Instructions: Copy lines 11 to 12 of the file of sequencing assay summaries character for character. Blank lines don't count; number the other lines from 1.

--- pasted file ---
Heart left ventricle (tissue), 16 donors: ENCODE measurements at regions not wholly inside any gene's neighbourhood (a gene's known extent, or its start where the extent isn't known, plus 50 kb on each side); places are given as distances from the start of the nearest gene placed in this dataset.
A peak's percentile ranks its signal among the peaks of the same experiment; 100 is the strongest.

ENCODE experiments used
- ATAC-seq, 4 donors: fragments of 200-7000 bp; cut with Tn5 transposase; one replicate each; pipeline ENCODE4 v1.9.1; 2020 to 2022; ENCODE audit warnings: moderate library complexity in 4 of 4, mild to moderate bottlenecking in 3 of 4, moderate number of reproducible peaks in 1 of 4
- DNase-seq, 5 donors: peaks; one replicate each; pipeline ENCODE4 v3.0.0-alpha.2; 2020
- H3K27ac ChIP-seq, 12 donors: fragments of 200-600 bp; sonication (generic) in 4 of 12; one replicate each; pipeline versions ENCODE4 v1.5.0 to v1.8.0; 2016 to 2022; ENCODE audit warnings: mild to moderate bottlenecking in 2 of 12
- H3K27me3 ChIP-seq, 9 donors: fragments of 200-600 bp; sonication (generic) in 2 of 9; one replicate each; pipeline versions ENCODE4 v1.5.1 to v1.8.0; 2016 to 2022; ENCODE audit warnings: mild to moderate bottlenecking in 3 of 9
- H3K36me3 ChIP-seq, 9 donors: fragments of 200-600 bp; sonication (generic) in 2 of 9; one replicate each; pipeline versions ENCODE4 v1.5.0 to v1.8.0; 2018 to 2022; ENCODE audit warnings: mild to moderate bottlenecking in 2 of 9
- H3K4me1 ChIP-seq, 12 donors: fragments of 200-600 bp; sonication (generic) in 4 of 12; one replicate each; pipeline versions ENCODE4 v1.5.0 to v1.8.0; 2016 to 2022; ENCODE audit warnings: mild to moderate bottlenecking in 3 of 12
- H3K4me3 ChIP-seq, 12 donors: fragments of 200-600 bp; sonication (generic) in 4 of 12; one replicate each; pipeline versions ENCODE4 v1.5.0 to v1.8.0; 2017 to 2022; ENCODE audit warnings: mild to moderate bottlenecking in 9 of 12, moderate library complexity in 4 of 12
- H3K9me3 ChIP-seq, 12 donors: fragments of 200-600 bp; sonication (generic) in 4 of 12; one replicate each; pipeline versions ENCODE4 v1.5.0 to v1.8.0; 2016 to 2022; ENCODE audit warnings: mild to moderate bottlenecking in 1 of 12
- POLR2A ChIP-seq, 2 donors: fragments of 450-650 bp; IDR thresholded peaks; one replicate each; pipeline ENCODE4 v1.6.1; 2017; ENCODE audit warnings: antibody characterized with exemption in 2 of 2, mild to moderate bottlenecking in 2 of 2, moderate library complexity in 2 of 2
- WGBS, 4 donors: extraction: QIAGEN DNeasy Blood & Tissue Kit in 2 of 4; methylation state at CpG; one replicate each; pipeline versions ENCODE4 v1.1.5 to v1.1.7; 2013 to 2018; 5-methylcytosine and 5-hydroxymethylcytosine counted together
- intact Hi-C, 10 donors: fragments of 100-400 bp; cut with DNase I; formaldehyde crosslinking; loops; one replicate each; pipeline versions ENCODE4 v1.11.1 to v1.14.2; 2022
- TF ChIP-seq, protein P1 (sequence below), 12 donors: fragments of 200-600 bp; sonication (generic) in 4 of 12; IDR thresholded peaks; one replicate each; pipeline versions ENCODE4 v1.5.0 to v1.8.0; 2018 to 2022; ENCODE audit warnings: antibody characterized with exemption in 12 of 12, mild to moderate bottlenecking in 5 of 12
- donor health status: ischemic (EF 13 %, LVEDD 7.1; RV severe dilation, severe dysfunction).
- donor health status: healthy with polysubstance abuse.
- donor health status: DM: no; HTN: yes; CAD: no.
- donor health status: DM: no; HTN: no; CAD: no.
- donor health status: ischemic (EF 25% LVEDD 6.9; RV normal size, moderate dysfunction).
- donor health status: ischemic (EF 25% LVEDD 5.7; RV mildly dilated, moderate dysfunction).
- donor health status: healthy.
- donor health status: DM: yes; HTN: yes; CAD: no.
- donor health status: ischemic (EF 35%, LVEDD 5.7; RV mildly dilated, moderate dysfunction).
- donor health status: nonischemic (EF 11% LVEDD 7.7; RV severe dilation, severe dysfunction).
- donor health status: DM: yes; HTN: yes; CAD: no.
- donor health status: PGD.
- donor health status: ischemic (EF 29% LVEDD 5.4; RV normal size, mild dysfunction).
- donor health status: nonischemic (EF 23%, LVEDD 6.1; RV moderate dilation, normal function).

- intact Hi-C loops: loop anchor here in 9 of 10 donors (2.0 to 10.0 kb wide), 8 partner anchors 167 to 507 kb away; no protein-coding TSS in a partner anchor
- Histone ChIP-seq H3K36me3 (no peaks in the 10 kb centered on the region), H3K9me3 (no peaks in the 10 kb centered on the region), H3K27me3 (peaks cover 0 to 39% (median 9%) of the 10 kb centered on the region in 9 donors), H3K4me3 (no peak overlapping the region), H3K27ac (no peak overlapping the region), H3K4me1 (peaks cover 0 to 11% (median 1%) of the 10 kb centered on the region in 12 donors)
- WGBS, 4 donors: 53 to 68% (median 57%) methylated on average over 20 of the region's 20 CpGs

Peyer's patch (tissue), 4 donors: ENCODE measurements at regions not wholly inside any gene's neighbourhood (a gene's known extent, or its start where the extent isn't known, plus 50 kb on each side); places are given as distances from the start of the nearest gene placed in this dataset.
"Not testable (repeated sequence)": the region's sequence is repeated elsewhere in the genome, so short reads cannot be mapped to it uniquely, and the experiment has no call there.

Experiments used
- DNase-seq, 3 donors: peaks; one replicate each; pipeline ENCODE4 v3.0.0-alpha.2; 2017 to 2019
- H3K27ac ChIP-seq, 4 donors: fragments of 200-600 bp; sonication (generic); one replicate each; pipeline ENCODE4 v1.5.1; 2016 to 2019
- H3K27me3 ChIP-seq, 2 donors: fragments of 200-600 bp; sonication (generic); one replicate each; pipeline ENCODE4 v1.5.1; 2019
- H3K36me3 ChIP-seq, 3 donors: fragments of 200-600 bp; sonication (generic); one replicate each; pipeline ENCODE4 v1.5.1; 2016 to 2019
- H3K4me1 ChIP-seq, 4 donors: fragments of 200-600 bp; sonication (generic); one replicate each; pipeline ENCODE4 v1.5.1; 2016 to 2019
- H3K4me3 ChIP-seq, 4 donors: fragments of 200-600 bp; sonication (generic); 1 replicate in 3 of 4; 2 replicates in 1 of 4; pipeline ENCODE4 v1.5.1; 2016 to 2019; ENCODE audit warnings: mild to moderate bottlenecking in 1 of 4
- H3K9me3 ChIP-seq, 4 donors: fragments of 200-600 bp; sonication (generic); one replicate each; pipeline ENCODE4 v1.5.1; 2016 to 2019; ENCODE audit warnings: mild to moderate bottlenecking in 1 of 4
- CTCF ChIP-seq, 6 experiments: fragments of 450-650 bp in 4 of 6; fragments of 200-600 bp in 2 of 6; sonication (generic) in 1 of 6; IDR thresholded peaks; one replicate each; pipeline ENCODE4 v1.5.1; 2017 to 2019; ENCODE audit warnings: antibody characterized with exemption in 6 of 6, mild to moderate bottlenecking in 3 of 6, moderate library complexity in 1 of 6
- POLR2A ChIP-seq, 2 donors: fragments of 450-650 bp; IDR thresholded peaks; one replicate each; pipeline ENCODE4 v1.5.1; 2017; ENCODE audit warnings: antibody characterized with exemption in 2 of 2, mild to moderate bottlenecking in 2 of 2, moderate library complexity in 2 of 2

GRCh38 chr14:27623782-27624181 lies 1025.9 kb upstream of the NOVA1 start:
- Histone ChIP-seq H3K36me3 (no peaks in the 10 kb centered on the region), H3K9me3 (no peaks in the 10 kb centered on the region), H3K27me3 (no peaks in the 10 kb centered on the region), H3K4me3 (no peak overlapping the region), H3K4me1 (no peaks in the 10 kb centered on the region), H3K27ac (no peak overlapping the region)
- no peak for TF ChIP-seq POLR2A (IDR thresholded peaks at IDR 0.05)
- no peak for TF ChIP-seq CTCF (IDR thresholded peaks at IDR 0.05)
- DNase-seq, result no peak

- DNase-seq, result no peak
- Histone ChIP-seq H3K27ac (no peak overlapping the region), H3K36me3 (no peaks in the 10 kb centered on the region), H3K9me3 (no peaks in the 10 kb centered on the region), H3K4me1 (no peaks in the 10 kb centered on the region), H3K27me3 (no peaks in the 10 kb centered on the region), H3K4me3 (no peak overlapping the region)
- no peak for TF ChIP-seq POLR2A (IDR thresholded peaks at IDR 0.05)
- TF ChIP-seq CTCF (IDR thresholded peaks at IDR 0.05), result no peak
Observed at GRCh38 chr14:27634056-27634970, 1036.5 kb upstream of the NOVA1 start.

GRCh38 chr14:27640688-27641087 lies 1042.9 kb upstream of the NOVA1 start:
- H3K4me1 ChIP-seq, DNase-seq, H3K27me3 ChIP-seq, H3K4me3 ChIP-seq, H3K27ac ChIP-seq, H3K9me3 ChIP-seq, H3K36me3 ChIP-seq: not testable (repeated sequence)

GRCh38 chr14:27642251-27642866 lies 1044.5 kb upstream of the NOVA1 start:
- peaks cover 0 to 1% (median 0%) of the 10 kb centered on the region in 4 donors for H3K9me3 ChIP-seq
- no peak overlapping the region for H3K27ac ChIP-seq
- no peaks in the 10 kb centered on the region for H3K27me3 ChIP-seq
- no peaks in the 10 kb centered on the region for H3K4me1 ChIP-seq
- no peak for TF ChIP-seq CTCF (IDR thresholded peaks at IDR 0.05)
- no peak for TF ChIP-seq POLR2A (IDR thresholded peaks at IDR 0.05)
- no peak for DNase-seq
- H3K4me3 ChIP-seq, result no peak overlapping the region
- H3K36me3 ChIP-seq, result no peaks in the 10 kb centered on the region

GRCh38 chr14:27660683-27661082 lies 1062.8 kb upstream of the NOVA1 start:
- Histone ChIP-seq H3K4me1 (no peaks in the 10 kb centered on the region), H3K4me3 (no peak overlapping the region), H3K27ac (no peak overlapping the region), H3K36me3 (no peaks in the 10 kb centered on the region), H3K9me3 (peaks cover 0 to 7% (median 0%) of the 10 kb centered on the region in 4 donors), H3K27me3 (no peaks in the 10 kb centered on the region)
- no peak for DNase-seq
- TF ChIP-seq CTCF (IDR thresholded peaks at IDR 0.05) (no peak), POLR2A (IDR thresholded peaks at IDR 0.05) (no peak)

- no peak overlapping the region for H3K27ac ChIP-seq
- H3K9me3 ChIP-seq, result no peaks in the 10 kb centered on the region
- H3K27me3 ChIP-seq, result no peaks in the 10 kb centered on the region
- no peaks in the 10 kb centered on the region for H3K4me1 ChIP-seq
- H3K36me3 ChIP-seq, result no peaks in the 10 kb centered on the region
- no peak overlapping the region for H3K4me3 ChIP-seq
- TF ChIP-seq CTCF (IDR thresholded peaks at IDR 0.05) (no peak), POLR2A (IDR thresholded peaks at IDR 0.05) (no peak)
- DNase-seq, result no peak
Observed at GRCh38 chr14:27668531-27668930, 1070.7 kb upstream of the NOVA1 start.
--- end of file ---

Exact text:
- H3K9me3 ChIP-seq, 12 donors: fragments of 200-600 bp; sonication (generic) in 4 of 12; one replicate each; pipeline versions ENCODE4 v1.5.0 to v1.8.0; 2016 to 2022; ENCODE audit warnings: mild to moderate bottlenecking in 1 of 12
- POLR2A ChIP-seq, 2 donors: fragments of 450-650 bp; IDR thresholded peaks; one replicate each; pipeline ENCODE4 v1.6.1; 2017; ENCODE audit warnings: antibody characterized with exemption in 2 of 2, mild to moderate bottlenecking in 2 of 2, moderate library complexity in 2 of 2